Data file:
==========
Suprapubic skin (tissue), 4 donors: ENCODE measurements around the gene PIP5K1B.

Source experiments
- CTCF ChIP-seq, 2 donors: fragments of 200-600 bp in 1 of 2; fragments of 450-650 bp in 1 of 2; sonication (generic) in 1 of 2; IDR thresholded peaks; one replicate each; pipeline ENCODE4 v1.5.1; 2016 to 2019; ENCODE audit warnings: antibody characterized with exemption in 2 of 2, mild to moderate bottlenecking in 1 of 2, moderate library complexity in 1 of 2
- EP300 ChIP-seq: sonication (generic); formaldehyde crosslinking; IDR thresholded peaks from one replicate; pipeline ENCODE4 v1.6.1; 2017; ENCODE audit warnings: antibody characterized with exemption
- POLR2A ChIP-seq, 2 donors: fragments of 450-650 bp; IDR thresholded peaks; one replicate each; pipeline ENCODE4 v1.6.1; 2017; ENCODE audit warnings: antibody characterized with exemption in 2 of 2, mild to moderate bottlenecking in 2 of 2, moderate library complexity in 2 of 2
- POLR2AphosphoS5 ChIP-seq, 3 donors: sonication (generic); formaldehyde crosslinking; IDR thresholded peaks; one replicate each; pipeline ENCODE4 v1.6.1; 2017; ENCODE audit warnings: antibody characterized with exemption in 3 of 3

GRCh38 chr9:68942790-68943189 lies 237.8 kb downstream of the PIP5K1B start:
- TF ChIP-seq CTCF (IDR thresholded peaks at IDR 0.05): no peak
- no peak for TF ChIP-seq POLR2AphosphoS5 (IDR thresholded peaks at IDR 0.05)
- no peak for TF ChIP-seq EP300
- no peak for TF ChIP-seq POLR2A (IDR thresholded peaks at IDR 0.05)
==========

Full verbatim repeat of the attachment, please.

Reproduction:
Suprapubic skin (tissue), 4 donors: ENCODE measurements around the gene PIP5K1B.

Source experiments
- CTCF ChIP-seq, 2 donors: fragments of 200-600 bp in 1 of 2; fragments of 450-650 bp in 1 of 2; sonication (generic) in 1 of 2; IDR thresholded peaks; one replicate each; pipeline ENCODE4 v1.5.1; 2016 to 2019; ENCODE audit warnings: antibody characterized with exemption in 2 of 2, mild to moderate bottlenecking in 1 of 2, moderate library complexity in 1 of 2
- EP300 ChIP-seq: sonication (generic); formaldehyde crosslinking; IDR thresholded peaks from one replicate; pipeline ENCODE4 v1.6.1; 2017; ENCODE audit warnings: antibody characterized with exemption
- POLR2A ChIP-seq, 2 donors: fragments of 450-650 bp; IDR thresholded peaks; one replicate each; pipeline ENCODE4 v1.6.1; 2017; ENCODE audit warnings: antibody characterized with exemption in 2 of 2, mild to moderate bottlenecking in 2 of 2, moderate library complexity in 2 of 2
- POLR2AphosphoS5 ChIP-seq, 3 donors: sonication (generic); formaldehyde crosslinking; IDR thresholded peaks; one replicate each; pipeline ENCODE4 v1.6.1; 2017; ENCODE audit warnings: antibody characterized with exemption in 3 of 3

GRCh38 chr9:68942790-68943189 lies 237.8 kb downstream of the PIP5K1B start:
- TF ChIP-seq CTCF (IDR thresholded peaks at IDR 0.05): no peak
- no peak for TF ChIP-seq POLR2AphosphoS5 (IDR thresholded peaks at IDR 0.05)
- no peak for TF ChIP-seq EP300
- no peak for TF ChIP-seq POLR2A (IDR thresholded peaks at IDR 0.05)